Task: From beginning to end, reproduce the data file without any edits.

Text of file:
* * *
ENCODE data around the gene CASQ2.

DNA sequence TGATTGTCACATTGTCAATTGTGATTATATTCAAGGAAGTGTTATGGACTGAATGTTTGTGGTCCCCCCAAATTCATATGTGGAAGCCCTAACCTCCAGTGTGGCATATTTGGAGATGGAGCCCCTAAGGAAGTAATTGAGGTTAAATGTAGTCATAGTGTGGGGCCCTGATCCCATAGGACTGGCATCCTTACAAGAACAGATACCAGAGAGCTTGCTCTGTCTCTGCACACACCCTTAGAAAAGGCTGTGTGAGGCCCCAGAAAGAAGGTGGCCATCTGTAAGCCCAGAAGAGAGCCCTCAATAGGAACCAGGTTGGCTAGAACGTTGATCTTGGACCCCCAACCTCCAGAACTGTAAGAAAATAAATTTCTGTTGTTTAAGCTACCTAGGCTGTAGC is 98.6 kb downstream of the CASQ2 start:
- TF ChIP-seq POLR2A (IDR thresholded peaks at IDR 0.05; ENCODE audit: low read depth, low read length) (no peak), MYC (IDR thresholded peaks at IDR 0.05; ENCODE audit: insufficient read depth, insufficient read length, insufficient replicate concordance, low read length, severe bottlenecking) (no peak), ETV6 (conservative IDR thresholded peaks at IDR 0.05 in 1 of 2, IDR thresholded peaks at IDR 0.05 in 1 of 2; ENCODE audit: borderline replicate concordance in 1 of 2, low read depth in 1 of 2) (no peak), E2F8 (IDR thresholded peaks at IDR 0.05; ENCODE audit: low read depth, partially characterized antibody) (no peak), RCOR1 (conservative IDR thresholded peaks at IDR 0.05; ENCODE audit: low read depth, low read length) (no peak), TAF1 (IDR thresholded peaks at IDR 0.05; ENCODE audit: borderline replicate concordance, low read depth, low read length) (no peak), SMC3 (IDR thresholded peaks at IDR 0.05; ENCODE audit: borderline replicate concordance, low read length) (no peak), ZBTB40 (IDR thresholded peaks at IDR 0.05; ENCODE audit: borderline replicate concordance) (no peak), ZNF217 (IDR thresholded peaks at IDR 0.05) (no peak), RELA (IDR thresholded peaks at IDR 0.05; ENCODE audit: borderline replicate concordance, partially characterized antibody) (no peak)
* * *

ENCODE data around the gene CASQ2.

DNA sequence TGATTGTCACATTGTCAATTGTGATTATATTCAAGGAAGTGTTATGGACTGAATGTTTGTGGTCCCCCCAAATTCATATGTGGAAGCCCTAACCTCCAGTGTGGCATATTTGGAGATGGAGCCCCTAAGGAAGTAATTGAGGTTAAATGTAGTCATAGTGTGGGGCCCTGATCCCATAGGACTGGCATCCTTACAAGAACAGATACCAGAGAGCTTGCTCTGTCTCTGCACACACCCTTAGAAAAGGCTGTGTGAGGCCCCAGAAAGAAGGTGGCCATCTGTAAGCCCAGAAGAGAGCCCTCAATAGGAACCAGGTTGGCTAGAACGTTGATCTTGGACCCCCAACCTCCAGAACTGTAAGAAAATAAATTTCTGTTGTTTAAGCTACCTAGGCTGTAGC is 98.6 kb downstream of the CASQ2 start:
- TF ChIP-seq POLR2A (IDR thresholded peaks at IDR 0.05; ENCODE audit: low read depth, low read length) (no peak), MYC (IDR thresholded peaks at IDR 0.05; ENCODE audit: insufficient read depth, insufficient read length, insufficient replicate concordance, low read length, severe bottlenecking) (no peak), ETV6 (conservative IDR thresholded peaks at IDR 0.05 in 1 of 2, IDR thresholded peaks at IDR 0.05 in 1 of 2; ENCODE audit: borderline replicate concordance in 1 of 2, low read depth in 1 of 2) (no peak), E2F8 (IDR thresholded peaks at IDR 0.05; ENCODE audit: low read depth, partially characterized antibody) (no peak), RCOR1 (conservative IDR thresholded peaks at IDR 0.05; ENCODE audit: low read depth, low read length) (no peak), TAF1 (IDR thresholded peaks at IDR 0.05; ENCODE audit: borderline replicate concordance, low read depth, low read length) (no peak), SMC3 (IDR thresholded peaks at IDR 0.05; ENCODE audit: borderline replicate concordance, low read length) (no peak), ZBTB40 (IDR thresholded peaks at IDR 0.05; ENCODE audit: borderline replicate concordance) (no peak), ZNF217 (IDR thresholded peaks at IDR 0.05) (no peak), RELA (IDR thresholded peaks at IDR 0.05; ENCODE audit: borderline replicate concordance, partially characterized antibody) (no peak)